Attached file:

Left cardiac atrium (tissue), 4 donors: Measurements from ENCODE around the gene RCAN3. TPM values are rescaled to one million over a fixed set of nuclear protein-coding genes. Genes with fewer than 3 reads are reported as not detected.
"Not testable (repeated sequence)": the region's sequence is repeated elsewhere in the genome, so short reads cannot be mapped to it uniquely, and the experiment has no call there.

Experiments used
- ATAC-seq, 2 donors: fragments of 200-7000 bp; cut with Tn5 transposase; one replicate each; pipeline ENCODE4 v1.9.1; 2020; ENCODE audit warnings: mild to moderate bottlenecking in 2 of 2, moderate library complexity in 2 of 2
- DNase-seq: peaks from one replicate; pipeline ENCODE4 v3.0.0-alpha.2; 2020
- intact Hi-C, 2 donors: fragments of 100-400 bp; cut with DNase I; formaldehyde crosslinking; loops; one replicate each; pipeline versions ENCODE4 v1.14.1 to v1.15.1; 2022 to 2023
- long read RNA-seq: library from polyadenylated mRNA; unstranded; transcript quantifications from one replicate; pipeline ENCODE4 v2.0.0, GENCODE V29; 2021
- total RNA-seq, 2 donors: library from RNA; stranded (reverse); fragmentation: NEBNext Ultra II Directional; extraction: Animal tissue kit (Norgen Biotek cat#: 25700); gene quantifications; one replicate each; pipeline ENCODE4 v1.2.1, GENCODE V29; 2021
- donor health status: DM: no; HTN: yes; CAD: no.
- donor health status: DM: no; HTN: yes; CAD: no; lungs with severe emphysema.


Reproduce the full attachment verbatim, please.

Left cardiac atrium (tissue), 4 donors: Measurements from ENCODE around the gene RCAN3. TPM values are rescaled to one million over a fixed set of nuclear protein-coding genes. Genes with fewer than 3 reads are reported as not detected.
"Not testable (repeated sequence)": the region's sequence is repeated elsewhere in the genome, so short reads cannot be mapped to it uniquely, and the experiment has no call there.

Experiments used
- ATAC-seq, 2 donors: fragments of 200-7000 bp; cut with Tn5 transposase; one replicate each; pipeline ENCODE4 v1.9.1; 2020; ENCODE audit warnings: mild to moderate bottlenecking in 2 of 2, moderate library complexity in 2 of 2
- DNase-seq: peaks from one replicate; pipeline ENCODE4 v3.0.0-alpha.2; 2020
- intact Hi-C, 2 donors: fragments of 100-400 bp; cut with DNase I; formaldehyde crosslinking; loops; one replicate each; pipeline versions ENCODE4 v1.14.1 to v1.15.1; 2022 to 2023
- long read RNA-seq: library from polyadenylated mRNA; unstranded; transcript quantifications from one replicate; pipeline ENCODE4 v2.0.0, GENCODE V29; 2021
- total RNA-seq, 2 donors: library from RNA; stranded (reverse); fragmentation: NEBNext Ultra II Directional; extraction: Animal tissue kit (Norgen Biotek cat#: 25700); gene quantifications; one replicate each; pipeline ENCODE4 v1.2.1, GENCODE V29; 2021
- donor health status: DM: no; HTN: yes; CAD: no.
- donor health status: DM: no; HTN: yes; CAD: no; lungs with severe emphysema.